Besides the obvious powerhouse that is Marrow-Gnawer, I want to shout-out Rancid Rats, Sinuous Vermin, and Stronghold Rats. These nasty little guys come with their own evasion, letting you spread poison counters around without any extra support.

Cheap rats commonly make use of discard effects; it’s sort of their “thing.” Burglar Rat and Rancid Rats are your go-tos, with Drainpipe Vermin as a slightly-slower option. Chittering Rats’s pseudo-discard effect is actually better than a standard one since it locks an opponent’s draw on the following turn. It’s also your only play against those pesky madness and cycling decks that actually want to discard cards.

In a similar vein you’ve got some of the original Kamigawa block’s hand-size manipulators. Gnat Miser and Locust Miser have punishing static effects, at least until someone hits their Reliquary Tower or Folio of Fancies.

Crypt Rats

There are also a handful of rats present that are uncategorized. Crypt Rats is a weird potential sweeper that really wants to be enchanted with Phyresis.

Kuro's Taken

Kuro's Taken is just a generic rat with a regenerate ability, so you can swing in with it each turn without worrying about it dying.

Typhoid Rats

Typhoid Rats is a cheap rattlesnake in the early game, and an unappealing block target later on.

Vermin Lords

You’d think a rat tribal deck wouldn’t want to run any non-rat creatures, right? Wrong! There are four non-rats in this deck, and each is essential to running this tribe.

Ogres have an affinity for rats (Ravnican ogres, at least), and these are epitomized in Ogre Slumlord and Ratcatcher. The Slumlord keeps your board full of rats while also disincentivizing blockers by guaranteeing a trade-up when your deathtouch rats do combat with their creatures. Ratcatcher, on the other hand, is an amazing repeatable tutor on a body that’ll shake off a Lightning Bolt.

Piper of the Swarm

Your two humans are both warlocks. Piper of the Swarm has another evasion anthem in the form of menace added to a token generation effect and an exciting way to steal creatures from foes. It's an effective way to grab an actually threatening creature to protect your board since most of your rats are comparatively puny.

Chittering Witch

Chittering Witch comes from the Forgotten Realms Commander precons, and it's undoubtedly a “Commander card.” Hopefully you’ll see all three Rat tokens when it comes down, but don’t expect that activated ability to destroy much without some support.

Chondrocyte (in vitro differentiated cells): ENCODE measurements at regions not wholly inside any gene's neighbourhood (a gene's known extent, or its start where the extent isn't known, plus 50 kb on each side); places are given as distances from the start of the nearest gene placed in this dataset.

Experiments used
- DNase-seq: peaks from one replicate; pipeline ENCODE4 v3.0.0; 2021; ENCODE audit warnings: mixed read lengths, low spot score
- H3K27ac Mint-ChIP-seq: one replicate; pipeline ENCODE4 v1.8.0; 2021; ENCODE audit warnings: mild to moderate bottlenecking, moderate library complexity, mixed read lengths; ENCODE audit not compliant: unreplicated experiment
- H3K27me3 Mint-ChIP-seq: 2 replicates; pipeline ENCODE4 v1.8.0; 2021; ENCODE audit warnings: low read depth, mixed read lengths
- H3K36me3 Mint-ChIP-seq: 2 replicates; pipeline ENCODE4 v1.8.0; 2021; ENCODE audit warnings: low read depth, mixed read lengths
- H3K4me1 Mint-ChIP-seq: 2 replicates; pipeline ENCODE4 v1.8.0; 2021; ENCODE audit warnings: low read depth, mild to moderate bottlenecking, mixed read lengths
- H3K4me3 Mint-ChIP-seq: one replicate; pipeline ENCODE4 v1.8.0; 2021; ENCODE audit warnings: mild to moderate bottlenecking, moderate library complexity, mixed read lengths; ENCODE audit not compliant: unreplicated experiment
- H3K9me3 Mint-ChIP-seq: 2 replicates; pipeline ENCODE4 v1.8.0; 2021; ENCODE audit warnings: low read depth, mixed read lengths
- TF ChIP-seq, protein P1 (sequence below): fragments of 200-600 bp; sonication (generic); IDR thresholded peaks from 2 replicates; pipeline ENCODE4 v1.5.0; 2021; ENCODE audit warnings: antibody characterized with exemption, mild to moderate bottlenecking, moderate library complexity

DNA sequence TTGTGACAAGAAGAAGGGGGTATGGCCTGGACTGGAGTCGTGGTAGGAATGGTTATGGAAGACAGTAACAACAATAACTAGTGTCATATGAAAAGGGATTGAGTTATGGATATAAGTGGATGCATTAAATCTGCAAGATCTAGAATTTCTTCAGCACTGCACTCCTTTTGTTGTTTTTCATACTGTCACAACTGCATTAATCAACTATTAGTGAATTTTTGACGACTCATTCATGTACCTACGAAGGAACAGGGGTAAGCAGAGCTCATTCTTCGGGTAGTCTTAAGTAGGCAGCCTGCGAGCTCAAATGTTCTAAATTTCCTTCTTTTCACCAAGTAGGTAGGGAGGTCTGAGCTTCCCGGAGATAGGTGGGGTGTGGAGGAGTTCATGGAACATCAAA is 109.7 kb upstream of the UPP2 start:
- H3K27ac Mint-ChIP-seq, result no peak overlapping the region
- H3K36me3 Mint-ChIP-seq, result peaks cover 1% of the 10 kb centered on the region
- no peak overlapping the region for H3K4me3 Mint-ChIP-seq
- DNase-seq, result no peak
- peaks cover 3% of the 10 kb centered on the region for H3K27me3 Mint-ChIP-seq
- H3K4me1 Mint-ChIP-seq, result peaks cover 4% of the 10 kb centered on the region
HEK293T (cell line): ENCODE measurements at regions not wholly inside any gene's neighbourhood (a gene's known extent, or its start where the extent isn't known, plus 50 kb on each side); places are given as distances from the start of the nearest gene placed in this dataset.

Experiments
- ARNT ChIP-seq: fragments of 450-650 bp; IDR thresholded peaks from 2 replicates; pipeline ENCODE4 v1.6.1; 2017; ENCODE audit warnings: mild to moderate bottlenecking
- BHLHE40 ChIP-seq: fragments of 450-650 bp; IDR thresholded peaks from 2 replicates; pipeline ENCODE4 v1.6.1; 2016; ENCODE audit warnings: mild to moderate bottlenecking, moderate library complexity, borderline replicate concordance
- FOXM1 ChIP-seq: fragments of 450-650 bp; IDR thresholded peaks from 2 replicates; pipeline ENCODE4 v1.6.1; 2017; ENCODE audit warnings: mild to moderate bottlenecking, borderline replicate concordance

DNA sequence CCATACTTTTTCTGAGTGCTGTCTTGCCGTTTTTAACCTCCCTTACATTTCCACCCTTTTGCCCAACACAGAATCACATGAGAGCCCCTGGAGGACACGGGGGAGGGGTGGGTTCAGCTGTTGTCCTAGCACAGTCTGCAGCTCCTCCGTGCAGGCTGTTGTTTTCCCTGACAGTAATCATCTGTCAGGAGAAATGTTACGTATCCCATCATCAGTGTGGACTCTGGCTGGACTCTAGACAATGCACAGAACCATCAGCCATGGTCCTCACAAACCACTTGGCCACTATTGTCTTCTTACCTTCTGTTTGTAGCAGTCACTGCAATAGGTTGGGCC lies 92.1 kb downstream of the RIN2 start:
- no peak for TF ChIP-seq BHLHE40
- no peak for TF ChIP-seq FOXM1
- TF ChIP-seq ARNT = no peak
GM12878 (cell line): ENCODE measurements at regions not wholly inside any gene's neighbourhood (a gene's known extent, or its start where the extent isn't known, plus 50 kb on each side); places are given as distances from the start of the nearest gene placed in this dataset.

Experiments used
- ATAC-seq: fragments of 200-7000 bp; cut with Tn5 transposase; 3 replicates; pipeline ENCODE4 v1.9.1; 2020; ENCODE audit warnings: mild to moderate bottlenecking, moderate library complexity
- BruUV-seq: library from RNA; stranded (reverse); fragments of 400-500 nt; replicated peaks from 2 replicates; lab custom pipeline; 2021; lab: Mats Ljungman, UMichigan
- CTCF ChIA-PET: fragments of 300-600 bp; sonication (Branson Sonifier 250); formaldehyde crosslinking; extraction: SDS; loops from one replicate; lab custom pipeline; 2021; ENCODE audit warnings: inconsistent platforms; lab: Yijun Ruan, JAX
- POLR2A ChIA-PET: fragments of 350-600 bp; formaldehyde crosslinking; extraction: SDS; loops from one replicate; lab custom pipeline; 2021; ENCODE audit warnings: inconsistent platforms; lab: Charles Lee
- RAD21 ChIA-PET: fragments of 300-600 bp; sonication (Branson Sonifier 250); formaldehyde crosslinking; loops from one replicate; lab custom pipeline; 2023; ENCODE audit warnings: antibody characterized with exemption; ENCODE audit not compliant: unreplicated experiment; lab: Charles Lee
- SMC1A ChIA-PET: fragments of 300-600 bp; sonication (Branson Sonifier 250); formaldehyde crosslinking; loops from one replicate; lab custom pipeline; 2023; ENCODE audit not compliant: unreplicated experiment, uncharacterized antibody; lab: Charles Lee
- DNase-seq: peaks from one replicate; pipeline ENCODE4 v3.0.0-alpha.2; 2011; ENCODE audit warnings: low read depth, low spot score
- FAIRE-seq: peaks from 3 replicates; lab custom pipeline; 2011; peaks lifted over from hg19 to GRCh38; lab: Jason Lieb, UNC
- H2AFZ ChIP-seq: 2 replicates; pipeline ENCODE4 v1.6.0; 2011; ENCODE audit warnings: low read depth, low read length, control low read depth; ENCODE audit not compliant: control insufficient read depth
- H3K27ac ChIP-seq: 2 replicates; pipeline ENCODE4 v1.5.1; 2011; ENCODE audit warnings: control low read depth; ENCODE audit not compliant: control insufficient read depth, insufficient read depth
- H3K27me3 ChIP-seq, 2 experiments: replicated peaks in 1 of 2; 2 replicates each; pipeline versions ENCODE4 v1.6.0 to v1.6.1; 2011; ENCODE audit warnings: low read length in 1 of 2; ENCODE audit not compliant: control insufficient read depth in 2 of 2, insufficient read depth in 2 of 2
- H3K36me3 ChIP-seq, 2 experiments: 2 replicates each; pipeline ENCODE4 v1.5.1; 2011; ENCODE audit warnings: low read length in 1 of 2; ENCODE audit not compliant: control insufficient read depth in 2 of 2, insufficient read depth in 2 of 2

Gettin’ Around

Playing a ton of rats and giving them toxic 1 is useless until you find a way to get around your opponents’ blockers. I’ve already mentioned some of the naturally evasive rats and your #1 best rat Marrow-Gnawer, but that’s not all you have.

Cover of Darkness

Cover of Darkness is probably the most important card in this deck, granting fear to your entire board but for cheaper than Marrow-Gnawer, and on an enchantment.

Aside those two spells, Rogue's Passage and Access Tunnel can sneak at least one rat past a blocker.

An Endless Swarm

You want to swing in with every rat every turn (including Karumonix, the Rat King), but their weak power and toughness means they often won’t survive combat. Luckily, black has the most access to reanimation effects.

Dread Return and Blood for Bones can grab that single Marrow-Gnawer you lost to removal, and they’re one mana cheaper than paying for a commander-taxed Karumonix. For one more mana you can cast Vat Emergence and proliferate your poison counters for your trouble.

Patriarch's Bidding

Patriarch's Bidding is the best way to get every rat back onto the battlefield, but it’ll be punishing against another tribal deck. It's best saved for the late-game when you can return five or more rats at once.

Haunted One

Haunted One grants a non-keyworded undying effect to your whole board whenever Karumonix swings in. Read that again. You’re getting a Mikaeus, the Unhallowed anthem for three mana, with a power bonus on a harder-to-remove permanent. Perfect tribal card, no notes.

Whip of Erebos